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Airplane Flying Handbook
Glossary

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Airplane Flying Handbook

Preface

Table of Contents

Chapter 1,Introduction to Flight Training
Chapter 2,Ground Operations
Chapter 3,Basic Flight Maneuvers
Chapter 4, Slow Flight, Stalls, and Spins
Chapter 5, Takeoff and Departure Climbs
Chapter 6, Ground Reference Maneuvers
Chapter 7, Airport Traffic Patterns
Chapter 8, Approaches and Landings
Chapter 9, Performance Maneuvers
Chapter 10, Night Operations
Chapter 11,Transition to Complex Airplanes
Chapter 12, Transition to Multiengine Airplanes
Chapter 13,Transition to Tailwheel Airplanes
Chapter 14, Transition to Turbo-propeller Powered Airplanes
Chapter 15,Transition to Jet Powered Airplanes
Chapter 16,Emergency Procedures

Glossary

Index

Glossary

MACH TUCK—A condition that can
occur when operating a swept-wing
airplane in the transonic speed range.
A shock wave could form in the root
portion of the wing and cause the
air behind it to separate. This
shock-induced separation causes the
center of pressure to move aft. This,
combined with the increasing amount
of nose down force at higher speeds to
maintain left flight, causes the nose to
"tuck." If not corrected, the airplane
could enter a steep, sometimes
unrecoverable dive.

MAGNETIC COMPASS—A device
for determining direction measured
from magnetic north.

MAIN GEAR—The wheels of an
aircraft's landing gear that supports
the major part of the aircraft's weight.

MANEUVERABILITY—Ability of
an aircraft to change directions along
a flightpath and withstand the stresses
imposed upon it.

MANEUVERING SPEED (VA) —
The maximum speed where full,
abrupt control movement can be used
without overstressing the airframe.

MANIFOLD PRESSURE (MP)—
The absolute pressure of the fuel/air
mixture within the intake manifold,
usually indicated in inches of
mercury.

MAXIMUM ALLOWABLE
TAKEOFF POWER—The maximum
power an engine is allowed to
develop for a limited period of time;
usually about one minute.

MAXIMUM LANDING
WEIGHT—The greatest weight that
an airplane normally is allowed to
have at landing.

MAXIMUM RAMP WEIGHT—
The total weight of a loaded aircraft,
including all fuel. It is greater than the
takeoff weight due to the fuel that will
be burned during the taxi and runup
operations. Ramp weight may also be
referred to as taxi weight.

MAXIMUM TAKEOFF
WEIGHT—The maximum allowable
weight for takeoff.

MAXIMUM WEIGHT—
The maximum authorized weight of
the aircraft and all of its equipment as
specified in the Type Certificate Data
Sheets (TCDS) for the aircraft.

MAXIMUM ZERO FUEL
WEIGHT (GAMA)—The maximum
weight, exclusive of usable fuel.

MINIMUM CONTROLLABLE
AIRSPEED—An airspeed at which
any further increase in angle of attack,
increase in load factor, or reduction in
power, would result in an immediate
stall.

MINIMUM DRAG SPEED
(L/DMAX)—The point on the total
drag curve where the lift-to-drag ratio
is the greatest. At this speed, total drag
is minimized.

MIXTURE—The ratio of fuel to air
entering the engine's cylinders.

MMO—Maximum operating speed
expressed in terms of a decimal of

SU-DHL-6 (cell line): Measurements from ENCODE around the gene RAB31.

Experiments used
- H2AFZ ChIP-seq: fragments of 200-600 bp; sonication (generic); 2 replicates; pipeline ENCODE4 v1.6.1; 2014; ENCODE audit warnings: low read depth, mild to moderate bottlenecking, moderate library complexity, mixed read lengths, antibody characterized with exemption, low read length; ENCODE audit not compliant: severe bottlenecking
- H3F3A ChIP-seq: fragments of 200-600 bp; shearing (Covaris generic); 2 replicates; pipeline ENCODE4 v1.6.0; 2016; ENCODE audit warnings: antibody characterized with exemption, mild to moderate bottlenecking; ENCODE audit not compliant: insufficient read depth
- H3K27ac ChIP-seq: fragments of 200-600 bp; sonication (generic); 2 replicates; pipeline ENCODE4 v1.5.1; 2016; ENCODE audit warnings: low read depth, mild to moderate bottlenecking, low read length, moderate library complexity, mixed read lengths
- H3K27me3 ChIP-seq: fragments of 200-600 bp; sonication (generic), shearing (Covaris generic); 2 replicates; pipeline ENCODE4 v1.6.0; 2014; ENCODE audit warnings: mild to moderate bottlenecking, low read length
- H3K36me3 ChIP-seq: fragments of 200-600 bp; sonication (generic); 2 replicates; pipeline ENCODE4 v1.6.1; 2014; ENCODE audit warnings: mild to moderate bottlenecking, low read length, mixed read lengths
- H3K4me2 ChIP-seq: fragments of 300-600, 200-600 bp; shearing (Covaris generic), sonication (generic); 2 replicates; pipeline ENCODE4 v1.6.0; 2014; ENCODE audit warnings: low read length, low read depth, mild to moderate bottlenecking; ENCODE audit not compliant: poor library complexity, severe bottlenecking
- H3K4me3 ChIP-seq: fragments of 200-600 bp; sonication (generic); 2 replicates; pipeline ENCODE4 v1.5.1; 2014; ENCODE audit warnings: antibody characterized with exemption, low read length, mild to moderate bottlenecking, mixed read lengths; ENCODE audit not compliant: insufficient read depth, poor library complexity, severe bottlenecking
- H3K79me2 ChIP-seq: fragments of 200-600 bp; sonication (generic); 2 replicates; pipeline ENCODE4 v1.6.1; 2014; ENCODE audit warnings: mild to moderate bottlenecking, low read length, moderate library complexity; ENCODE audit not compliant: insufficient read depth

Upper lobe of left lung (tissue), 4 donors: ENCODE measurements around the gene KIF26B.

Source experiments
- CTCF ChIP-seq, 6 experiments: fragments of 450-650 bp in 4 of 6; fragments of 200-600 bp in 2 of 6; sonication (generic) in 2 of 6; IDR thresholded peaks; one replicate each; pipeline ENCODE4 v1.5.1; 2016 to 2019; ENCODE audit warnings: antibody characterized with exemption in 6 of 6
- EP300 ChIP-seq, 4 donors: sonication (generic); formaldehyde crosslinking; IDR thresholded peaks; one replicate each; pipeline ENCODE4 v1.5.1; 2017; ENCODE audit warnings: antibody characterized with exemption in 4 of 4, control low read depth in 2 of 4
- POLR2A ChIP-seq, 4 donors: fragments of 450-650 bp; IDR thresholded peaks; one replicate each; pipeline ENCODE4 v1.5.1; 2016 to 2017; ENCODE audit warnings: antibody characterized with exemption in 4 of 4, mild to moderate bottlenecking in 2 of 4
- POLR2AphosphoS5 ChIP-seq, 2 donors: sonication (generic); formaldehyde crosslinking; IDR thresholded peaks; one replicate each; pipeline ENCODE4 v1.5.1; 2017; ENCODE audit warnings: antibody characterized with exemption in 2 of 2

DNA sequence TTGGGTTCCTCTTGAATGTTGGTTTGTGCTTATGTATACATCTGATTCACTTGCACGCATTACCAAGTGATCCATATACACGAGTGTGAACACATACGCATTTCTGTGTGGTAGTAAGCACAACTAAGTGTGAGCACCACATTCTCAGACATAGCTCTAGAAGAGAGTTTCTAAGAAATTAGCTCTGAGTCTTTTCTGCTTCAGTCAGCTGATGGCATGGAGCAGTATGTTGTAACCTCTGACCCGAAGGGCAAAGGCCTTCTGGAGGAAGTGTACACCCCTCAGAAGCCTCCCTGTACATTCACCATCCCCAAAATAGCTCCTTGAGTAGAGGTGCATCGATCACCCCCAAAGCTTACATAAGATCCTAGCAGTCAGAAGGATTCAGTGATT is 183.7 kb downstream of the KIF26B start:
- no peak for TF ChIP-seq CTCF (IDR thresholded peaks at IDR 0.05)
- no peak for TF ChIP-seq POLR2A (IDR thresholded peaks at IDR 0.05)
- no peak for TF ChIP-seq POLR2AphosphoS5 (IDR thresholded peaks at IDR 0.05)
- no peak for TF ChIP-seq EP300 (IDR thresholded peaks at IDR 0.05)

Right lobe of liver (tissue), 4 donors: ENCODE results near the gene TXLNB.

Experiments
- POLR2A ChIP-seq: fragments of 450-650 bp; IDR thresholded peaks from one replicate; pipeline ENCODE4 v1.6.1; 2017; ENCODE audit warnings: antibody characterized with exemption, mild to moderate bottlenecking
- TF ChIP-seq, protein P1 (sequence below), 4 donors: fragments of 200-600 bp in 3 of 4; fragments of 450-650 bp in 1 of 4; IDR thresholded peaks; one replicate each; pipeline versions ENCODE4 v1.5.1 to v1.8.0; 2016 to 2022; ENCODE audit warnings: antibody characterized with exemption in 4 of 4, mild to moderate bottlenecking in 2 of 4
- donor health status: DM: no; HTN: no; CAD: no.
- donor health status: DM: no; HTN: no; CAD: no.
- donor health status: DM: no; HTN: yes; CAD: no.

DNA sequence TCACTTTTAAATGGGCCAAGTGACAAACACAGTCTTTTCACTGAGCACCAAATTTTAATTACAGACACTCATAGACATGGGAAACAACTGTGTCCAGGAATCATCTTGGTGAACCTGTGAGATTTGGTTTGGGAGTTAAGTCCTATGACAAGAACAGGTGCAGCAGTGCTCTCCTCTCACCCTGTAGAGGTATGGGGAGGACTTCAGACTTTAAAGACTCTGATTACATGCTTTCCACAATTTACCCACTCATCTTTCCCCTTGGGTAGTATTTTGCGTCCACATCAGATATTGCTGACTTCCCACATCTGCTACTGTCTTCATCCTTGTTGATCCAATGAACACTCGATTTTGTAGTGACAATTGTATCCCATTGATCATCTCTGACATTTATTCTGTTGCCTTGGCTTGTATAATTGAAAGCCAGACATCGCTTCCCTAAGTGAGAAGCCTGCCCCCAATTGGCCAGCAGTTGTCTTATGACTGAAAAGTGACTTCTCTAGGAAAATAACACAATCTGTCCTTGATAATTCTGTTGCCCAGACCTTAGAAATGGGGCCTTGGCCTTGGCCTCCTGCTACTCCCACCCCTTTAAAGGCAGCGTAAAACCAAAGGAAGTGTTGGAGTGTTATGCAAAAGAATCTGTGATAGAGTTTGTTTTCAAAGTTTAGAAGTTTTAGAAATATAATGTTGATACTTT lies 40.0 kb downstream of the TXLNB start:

mach speed.

MOMENT ARM—The distance
from a datum to the applied force.
MOMENT INDEX (OR INDEX)—
A moment divided by a constant such
as 100, 1,000, or 10,000. The purpose
of using a moment index is to simplify
weight and balance computations of
airplanes where heavy items and long
arms result in large, unmanageable
numbers.

MOMENT—The product of the
weight of an item multiplied by its
arm. Moments are expressed in
pound-inches (lb-in). Total moment is
the weight of the airplane multiplied
by the distance between the datum and
the CG.

MOVABLE SLAT—A movable
auxiliary airfoil on the leading edge of
a wing. It is closed in normal flight but
extends at high angles of attack. This
allows air to continue flowing over the
top of the wing and delays airflow
separation.

MUSHING—A flight condition
caused by slow speed where the
control surfaces are marginally
effective.

N1, N2, N3—Spool speed expressed in
percent rpm. N1 on a turboprop is the
gas producer speed. N1 on a turbofan
or turbojet engine is the fan speed or
low pressure spool speed. N2 is the
high pressure spool speed on engine
with 2 spools and medium pressure
spool on engines with 3 spools with
N3 being the high pressure spool.

NACELLE—
A streamlined enclosure on an aircraft
in which an engine is mounted.
On multiengine propeller-driven
airplanes, the nacelle is normally
mounted on the leading edge of the
wing.

NEGATIVE STATIC
STABILITY—The initial tendency
of an aircraft to continue away from
the original state of equilibrium after
being disturbed.

NEGATIVE TORQUE SENSING
(NTS)— A system in a turboprop
engine that prevents the engine from
being driven by the propeller. The
NTS increases the blade angle when
the propellers try to drive the engine.

NEUTRAL STATIC
STABILITY—The initial tendency
of an aircraft to remain in a new
condition after its equilibrium has
been disturbed.

NICKEL-CADMIUM BATTERY
(NICAD)— A battery made up of
alkaline secondary cells. The positive
plates are nickel hydroxide, the
negative plates are cadmium
hydroxide, and potassium hydroxide
is used as the electrolyte.

NORMAL CATEGORY—
An airplane that has a seating
configuration, excluding pilot seats,
of nine or less, a maximum
certificated takeoff weight of 12,500
pounds or less, and intended for
nonacrobatic operation.

 

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